Preventing Diseases in Pet Chickens With Client Education
Brenna Fitzgerald, DVM, DABVP (Avian Practice), associate veterinarian at the Medical Center for Birds in Oakley, California, gives advice for veterinarians faced with clients who own pet chickens.
Owning backyard poultry has become a trend, with more and more people regarding their chickens as pets. Brenna Fitzgerald, DVM, DABVP (Avian Practice), associate veterinarian at the Medical Center for Birds in Oakley, California, gives advice for veterinarians faced with clients who own pet chickens.
"I think some of the most important things that we should communicate to owners is first of all what the appropriate diet is for laying hens. And that is generally a commercial formulated ration that is designed for producing hens. The nutrition in those diets is absolutely optimum and an enormous amount of research has gone into developing optimum diets for layers, mainly because of the commercial poultry industry and the need for birds to produce good quality eggs for as long as possible. So, if birds are fed almost exclusively a laying ration like that, supplemented with some leafy green vegetables—generally I advise people to avoid spinach and chard because they contain calcium oxalates and may interfere with the absorption of calcium from the GI tract—but other leafy greens and very, very minimal as far as fruits and things from the table, scratch, green things like that, the birds should be allowed to range and forage some if the premises permits that so they can also get some insects naturally, but that's a really optimum diet.
So, going over that with people is important, calcium supplementation with oyster shell is oftentimes a good addition to that diet, so also talking to people about how to monitor their bird's body weight and using a scale to look up breed-standard body weights so that they can maintain their birds in the lean body condition and avoid obesity. That can prevent a lot of the common diseases that we see in pet chickens.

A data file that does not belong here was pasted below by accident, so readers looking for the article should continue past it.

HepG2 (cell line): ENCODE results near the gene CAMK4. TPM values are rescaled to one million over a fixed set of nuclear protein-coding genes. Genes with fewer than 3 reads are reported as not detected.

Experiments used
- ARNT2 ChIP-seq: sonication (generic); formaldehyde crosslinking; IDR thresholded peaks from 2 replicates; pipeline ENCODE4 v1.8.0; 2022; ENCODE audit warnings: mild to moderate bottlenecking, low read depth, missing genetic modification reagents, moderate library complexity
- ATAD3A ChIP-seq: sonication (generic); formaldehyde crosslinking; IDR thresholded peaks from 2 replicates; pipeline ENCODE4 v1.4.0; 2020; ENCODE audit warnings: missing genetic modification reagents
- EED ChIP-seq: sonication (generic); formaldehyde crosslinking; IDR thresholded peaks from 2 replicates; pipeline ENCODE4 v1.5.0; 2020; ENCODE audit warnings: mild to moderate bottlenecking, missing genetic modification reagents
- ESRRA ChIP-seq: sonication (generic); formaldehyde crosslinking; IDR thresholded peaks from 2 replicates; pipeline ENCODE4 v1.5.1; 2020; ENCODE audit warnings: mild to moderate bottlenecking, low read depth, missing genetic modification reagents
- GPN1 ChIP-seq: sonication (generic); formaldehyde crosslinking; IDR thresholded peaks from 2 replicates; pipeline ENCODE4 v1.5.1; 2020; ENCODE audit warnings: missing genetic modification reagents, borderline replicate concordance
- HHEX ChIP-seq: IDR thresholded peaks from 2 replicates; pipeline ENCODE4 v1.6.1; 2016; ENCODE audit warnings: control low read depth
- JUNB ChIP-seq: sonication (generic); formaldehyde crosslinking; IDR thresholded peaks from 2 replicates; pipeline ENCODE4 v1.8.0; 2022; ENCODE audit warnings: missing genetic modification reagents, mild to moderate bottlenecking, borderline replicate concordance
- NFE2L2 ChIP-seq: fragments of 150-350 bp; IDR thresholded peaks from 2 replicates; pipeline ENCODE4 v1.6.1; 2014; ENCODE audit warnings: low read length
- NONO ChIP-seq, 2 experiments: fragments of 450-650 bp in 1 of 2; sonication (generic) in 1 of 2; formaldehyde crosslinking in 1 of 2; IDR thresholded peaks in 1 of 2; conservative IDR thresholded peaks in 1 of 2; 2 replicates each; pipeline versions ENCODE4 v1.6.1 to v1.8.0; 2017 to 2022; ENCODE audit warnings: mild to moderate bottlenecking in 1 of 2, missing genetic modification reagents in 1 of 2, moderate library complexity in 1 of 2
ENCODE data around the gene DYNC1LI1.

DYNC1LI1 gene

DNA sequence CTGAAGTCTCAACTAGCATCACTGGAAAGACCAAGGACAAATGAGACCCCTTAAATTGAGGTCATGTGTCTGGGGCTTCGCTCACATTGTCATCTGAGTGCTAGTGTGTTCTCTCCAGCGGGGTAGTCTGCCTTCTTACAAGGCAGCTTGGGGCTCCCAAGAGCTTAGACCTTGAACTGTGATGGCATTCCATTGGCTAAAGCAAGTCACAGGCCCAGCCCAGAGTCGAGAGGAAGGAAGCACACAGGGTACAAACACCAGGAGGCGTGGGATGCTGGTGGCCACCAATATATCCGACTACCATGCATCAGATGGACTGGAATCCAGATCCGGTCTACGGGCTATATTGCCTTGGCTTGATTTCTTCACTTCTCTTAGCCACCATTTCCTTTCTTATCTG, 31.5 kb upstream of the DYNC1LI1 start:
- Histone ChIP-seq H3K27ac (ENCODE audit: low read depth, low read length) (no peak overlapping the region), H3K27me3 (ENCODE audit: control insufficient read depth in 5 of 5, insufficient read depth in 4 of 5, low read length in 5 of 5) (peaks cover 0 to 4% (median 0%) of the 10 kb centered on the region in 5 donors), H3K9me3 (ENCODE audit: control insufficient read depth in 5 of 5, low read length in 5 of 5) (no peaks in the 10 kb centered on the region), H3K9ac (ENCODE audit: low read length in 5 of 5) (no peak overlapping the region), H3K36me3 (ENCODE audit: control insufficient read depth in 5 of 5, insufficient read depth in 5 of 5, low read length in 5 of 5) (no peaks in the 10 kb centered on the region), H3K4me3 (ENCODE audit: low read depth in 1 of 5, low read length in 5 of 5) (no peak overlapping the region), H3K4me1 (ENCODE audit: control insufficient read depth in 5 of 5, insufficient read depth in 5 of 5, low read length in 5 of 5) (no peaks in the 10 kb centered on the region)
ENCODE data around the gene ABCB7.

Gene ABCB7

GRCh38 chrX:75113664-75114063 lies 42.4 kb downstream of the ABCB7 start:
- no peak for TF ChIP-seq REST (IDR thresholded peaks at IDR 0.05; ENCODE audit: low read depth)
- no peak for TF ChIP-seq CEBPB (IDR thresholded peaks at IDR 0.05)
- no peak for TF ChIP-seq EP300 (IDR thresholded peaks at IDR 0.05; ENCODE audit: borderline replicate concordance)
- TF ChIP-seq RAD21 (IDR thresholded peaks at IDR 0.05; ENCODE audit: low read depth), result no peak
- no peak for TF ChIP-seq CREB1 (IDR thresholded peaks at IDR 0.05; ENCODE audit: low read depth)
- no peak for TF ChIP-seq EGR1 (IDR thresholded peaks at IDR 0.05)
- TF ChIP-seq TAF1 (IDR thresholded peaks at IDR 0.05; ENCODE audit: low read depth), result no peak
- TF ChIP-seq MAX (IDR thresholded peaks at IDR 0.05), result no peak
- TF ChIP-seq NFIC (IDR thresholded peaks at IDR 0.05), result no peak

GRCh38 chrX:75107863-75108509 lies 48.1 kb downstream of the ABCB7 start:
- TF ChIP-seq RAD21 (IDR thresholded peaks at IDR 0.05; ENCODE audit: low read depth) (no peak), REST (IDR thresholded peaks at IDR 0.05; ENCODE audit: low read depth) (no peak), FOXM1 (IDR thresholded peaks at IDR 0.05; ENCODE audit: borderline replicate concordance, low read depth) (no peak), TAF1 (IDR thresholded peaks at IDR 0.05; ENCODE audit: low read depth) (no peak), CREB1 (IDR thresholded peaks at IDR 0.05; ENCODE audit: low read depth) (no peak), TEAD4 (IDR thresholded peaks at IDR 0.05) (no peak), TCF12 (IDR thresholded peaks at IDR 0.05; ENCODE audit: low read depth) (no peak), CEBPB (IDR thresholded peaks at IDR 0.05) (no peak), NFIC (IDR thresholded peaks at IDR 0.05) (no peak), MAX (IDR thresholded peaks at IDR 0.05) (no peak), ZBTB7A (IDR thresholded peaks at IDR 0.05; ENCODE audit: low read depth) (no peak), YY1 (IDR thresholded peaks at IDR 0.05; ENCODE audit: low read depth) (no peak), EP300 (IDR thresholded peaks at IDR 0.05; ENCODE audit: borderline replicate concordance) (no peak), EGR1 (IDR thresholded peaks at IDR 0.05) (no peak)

There's also some advice that helps as far as controlling when and how much chickens lay. So, discussions about photoperiod and about how much light birds should be exposed to and for how many hours in the day so that they have periods of rest and are not in constant production through a year or more. Those management strategies can also reduce the risk of reproductive tract disease. I think it's important for people to be aware that when they purchase new birds and add them to the flock that they be Merrick's vaccinated, that wherever they purchase their chicks that they make sure that they do so from hatcheries that have vaccinated the birds. Generally, people don't need to worry about trying to vaccinate their flock for any other pathogens, so that's a common question about, 'Well, do I need to be vaccinating my birds regularly for anything?' and generally the answer to that is no.
Furthermore, I ask people to be very vigilant about watching out for anything unusual about what their birds are doing. Chickens are very good at hiding clinical signs of disease and it's easier, of course, to intervene when something is caught earlier. When people really get to know their birds and what's normal behavior for their birds, if they think that even anything is slightly amiss, it's a good reason to contact us and have their bird evaluated."